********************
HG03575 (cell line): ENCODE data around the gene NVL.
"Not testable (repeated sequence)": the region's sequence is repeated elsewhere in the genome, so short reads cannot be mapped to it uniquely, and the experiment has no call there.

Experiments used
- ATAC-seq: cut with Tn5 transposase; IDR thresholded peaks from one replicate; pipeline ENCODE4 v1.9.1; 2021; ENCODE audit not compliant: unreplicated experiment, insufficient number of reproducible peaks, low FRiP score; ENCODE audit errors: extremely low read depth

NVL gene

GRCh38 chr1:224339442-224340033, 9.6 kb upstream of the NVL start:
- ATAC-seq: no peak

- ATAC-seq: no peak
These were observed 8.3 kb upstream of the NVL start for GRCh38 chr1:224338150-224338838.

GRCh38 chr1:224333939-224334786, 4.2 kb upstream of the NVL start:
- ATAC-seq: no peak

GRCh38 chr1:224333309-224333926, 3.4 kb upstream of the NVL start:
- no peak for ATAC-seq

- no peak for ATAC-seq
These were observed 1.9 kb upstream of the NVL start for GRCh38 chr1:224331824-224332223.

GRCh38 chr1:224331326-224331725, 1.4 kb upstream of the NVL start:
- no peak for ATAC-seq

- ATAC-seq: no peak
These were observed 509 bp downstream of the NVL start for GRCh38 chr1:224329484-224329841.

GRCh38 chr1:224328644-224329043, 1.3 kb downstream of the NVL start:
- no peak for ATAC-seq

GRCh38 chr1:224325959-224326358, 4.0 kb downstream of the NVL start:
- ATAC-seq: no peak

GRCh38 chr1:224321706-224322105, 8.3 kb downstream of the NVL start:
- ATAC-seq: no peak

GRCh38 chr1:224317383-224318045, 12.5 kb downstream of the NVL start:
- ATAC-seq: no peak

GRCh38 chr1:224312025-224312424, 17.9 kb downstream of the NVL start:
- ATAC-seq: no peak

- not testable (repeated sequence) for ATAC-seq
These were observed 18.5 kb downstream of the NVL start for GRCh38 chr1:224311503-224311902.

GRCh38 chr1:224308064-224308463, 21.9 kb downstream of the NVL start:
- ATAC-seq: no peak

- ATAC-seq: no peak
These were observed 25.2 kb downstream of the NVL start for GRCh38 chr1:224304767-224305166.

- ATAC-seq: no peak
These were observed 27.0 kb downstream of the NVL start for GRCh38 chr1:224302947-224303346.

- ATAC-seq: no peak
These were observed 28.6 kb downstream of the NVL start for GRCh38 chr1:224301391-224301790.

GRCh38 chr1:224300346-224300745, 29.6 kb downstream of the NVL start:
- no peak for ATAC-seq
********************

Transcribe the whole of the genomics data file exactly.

HG03575 (cell line): ENCODE data around the gene NVL.
"Not testable (repeated sequence)": the region's sequence is repeated elsewhere in the genome, so short reads cannot be mapped to it uniquely, and the experiment has no call there.

Experiments used
- ATAC-seq: cut with Tn5 transposase; IDR thresholded peaks from one replicate; pipeline ENCODE4 v1.9.1; 2021; ENCODE audit not compliant: unreplicated experiment, insufficient number of reproducible peaks, low FRiP score; ENCODE audit errors: extremely low read depth

NVL gene

GRCh38 chr1:224339442-224340033, 9.6 kb upstream of the NVL start:
- ATAC-seq: no peak

- ATAC-seq: no peak
These were observed 8.3 kb upstream of the NVL start for GRCh38 chr1:224338150-224338838.

GRCh38 chr1:224333939-224334786, 4.2 kb upstream of the NVL start:
- ATAC-seq: no peak

GRCh38 chr1:224333309-224333926, 3.4 kb upstream of the NVL start:
- no peak for ATAC-seq

- no peak for ATAC-seq
These were observed 1.9 kb upstream of the NVL start for GRCh38 chr1:224331824-224332223.

GRCh38 chr1:224331326-224331725, 1.4 kb upstream of the NVL start:
- no peak for ATAC-seq

- ATAC-seq: no peak
These were observed 509 bp downstream of the NVL start for GRCh38 chr1:224329484-224329841.

GRCh38 chr1:224328644-224329043, 1.3 kb downstream of the NVL start:
- no peak for ATAC-seq

GRCh38 chr1:224325959-224326358, 4.0 kb downstream of the NVL start:
- ATAC-seq: no peak

GRCh38 chr1:224321706-224322105, 8.3 kb downstream of the NVL start:
- ATAC-seq: no peak

GRCh38 chr1:224317383-224318045, 12.5 kb downstream of the NVL start:
- ATAC-seq: no peak

GRCh38 chr1:224312025-224312424, 17.9 kb downstream of the NVL start:
- ATAC-seq: no peak

- not testable (repeated sequence) for ATAC-seq
These were observed 18.5 kb downstream of the NVL start for GRCh38 chr1:224311503-224311902.

GRCh38 chr1:224308064-224308463, 21.9 kb downstream of the NVL start:
- ATAC-seq: no peak

- ATAC-seq: no peak
These were observed 25.2 kb downstream of the NVL start for GRCh38 chr1:224304767-224305166.

- ATAC-seq: no peak
These were observed 27.0 kb downstream of the NVL start for GRCh38 chr1:224302947-224303346.

- ATAC-seq: no peak
These were observed 28.6 kb downstream of the NVL start for GRCh38 chr1:224301391-224301790.

GRCh38 chr1:224300346-224300745, 29.6 kb downstream of the NVL start:
- no peak for ATAC-seq